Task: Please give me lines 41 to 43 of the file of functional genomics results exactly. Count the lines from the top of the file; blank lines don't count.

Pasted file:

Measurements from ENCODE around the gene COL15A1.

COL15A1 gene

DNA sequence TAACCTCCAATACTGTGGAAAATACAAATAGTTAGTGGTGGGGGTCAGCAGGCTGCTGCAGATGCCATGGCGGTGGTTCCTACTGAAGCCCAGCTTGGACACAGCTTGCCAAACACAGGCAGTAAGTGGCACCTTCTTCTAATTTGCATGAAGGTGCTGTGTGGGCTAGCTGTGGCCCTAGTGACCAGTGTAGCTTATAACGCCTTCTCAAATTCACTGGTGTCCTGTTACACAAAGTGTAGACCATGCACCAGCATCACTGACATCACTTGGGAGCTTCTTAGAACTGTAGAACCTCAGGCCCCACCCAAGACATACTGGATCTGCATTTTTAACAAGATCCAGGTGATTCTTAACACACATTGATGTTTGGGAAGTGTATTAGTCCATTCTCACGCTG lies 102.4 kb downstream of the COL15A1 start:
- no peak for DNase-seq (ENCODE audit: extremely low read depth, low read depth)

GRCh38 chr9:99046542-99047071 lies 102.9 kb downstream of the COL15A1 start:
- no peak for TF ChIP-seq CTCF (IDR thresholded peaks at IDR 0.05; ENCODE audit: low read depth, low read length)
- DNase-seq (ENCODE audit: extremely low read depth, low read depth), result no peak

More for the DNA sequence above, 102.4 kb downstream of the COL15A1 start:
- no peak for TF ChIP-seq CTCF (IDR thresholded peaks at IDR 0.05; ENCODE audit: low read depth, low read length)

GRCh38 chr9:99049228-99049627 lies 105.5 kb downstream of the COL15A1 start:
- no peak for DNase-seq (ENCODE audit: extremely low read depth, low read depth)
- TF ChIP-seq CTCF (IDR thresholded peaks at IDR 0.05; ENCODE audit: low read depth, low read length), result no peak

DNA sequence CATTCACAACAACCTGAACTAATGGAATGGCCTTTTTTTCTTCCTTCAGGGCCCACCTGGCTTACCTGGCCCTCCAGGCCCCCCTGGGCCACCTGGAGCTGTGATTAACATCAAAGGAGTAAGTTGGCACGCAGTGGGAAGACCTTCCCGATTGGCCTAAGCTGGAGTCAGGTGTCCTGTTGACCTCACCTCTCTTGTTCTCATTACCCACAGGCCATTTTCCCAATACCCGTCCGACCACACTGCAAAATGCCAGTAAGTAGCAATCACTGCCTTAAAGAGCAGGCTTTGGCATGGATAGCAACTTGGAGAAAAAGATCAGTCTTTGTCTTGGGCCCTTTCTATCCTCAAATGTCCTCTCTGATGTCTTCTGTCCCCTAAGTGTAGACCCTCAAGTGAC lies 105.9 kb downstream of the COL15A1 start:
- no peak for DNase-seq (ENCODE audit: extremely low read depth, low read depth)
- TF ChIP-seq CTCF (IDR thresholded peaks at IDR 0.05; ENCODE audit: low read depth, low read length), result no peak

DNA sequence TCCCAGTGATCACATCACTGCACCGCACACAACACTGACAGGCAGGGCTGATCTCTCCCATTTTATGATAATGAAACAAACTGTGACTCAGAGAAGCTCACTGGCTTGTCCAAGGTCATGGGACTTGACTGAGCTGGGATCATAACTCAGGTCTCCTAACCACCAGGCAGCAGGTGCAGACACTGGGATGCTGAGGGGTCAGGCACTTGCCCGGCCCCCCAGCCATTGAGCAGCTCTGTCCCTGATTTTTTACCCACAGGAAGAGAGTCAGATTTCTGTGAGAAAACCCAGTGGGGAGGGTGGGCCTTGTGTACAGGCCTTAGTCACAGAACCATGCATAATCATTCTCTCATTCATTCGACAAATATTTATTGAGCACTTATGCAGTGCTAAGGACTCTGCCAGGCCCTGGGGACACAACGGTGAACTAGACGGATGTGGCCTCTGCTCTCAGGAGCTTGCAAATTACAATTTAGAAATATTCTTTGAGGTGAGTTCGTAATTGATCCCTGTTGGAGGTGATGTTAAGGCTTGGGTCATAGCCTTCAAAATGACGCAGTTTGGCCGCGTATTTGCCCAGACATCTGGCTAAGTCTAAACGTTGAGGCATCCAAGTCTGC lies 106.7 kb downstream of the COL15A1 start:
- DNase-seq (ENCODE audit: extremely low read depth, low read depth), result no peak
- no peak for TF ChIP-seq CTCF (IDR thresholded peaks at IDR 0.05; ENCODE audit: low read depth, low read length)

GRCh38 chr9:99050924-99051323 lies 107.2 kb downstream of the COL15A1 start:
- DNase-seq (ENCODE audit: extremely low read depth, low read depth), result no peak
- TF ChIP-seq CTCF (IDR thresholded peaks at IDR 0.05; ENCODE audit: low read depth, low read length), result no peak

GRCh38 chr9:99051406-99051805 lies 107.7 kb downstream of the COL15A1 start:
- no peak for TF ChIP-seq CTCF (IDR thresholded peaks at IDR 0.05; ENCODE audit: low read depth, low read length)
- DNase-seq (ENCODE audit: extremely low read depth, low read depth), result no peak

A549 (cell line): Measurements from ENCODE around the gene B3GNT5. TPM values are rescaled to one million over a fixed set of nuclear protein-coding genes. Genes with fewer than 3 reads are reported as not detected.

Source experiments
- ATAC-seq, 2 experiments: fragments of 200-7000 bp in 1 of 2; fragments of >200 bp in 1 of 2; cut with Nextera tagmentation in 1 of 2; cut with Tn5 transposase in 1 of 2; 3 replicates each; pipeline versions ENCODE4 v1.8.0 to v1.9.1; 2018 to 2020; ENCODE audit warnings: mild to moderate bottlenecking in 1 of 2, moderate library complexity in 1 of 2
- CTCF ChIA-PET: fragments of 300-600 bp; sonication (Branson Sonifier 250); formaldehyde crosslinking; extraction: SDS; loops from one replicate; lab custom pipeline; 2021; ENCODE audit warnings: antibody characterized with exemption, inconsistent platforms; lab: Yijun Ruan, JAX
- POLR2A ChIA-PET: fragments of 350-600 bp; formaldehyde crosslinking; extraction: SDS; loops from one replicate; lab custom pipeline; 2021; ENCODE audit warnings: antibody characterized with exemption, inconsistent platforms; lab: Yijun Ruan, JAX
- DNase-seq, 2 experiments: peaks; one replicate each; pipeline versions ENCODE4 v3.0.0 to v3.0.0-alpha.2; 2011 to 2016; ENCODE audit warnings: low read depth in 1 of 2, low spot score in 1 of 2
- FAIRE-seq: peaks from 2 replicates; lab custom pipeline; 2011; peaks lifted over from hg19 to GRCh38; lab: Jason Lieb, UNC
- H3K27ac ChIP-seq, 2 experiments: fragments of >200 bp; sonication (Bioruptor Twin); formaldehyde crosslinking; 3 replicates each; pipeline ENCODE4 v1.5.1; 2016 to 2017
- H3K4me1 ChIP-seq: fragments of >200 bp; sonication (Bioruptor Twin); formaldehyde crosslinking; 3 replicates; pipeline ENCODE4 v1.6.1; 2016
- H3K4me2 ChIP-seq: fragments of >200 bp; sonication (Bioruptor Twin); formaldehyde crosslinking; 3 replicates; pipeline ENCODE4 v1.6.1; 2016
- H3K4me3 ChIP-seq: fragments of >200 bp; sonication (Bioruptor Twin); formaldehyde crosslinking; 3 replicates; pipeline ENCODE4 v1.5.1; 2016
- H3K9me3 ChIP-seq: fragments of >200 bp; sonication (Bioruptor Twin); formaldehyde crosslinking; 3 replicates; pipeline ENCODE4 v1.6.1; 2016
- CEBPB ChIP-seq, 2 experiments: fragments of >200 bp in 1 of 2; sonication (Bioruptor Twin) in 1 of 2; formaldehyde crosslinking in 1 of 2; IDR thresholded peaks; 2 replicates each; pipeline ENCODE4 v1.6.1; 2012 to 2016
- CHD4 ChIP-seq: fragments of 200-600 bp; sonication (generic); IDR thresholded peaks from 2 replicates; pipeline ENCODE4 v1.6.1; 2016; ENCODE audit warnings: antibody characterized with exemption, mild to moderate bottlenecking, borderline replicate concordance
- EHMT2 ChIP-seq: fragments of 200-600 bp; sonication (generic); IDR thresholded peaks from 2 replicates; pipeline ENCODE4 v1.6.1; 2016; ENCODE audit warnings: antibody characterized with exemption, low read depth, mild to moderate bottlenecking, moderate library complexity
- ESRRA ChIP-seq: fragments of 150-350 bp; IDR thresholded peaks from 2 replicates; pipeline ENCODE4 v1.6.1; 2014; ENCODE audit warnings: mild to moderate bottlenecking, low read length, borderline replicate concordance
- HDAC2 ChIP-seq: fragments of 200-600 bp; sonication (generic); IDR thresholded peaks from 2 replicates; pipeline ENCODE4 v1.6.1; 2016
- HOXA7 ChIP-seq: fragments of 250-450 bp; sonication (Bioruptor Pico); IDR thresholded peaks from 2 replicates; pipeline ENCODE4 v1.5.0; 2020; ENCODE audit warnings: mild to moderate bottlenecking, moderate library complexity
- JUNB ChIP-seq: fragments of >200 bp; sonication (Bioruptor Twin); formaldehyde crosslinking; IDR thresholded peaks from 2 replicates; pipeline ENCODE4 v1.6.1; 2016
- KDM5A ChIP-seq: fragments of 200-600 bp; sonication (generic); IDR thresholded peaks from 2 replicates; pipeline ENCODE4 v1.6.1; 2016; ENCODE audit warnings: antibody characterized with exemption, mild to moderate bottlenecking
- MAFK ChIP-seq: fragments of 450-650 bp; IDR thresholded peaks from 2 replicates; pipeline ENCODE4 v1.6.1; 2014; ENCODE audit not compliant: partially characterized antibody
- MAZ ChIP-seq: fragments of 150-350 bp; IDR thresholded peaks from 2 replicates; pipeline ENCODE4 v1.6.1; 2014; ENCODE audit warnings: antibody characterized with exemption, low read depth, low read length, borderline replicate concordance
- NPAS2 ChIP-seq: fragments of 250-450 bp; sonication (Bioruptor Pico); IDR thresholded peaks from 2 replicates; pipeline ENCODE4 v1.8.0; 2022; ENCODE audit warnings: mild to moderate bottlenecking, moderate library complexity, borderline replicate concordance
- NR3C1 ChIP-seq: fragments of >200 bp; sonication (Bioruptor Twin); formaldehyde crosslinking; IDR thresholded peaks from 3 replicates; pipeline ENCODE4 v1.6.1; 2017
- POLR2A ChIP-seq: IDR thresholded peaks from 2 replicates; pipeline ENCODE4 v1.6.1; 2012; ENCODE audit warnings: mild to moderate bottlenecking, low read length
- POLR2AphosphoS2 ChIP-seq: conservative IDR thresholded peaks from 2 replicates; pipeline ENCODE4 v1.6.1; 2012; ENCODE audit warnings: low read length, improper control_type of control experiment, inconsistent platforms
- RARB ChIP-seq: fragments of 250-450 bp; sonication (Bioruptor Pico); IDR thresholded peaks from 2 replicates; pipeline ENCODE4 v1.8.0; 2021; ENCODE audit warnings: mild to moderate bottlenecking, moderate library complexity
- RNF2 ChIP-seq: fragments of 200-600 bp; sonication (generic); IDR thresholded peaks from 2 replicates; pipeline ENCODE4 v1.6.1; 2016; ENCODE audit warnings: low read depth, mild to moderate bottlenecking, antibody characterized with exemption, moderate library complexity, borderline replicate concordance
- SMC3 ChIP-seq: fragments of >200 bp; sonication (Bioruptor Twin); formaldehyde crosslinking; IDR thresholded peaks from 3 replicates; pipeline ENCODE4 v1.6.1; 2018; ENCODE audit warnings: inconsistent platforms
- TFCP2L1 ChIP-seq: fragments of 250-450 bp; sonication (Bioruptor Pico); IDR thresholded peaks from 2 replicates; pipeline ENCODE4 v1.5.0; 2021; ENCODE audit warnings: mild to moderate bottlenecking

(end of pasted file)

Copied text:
- HDAC2 ChIP-seq: fragments of 200-600 bp; sonication (generic); IDR thresholded peaks from 2 replicates; pipeline ENCODE4 v1.6.1; 2016
- HOXA7 ChIP-seq: fragments of 250-450 bp; sonication (Bioruptor Pico); IDR thresholded peaks from 2 replicates; pipeline ENCODE4 v1.5.0; 2020; ENCODE audit warnings: mild to moderate bottlenecking, moderate library complexity
- JUNB ChIP-seq: fragments of >200 bp; sonication (Bioruptor Twin); formaldehyde crosslinking; IDR thresholded peaks from 2 replicates; pipeline ENCODE4 v1.6.1; 2016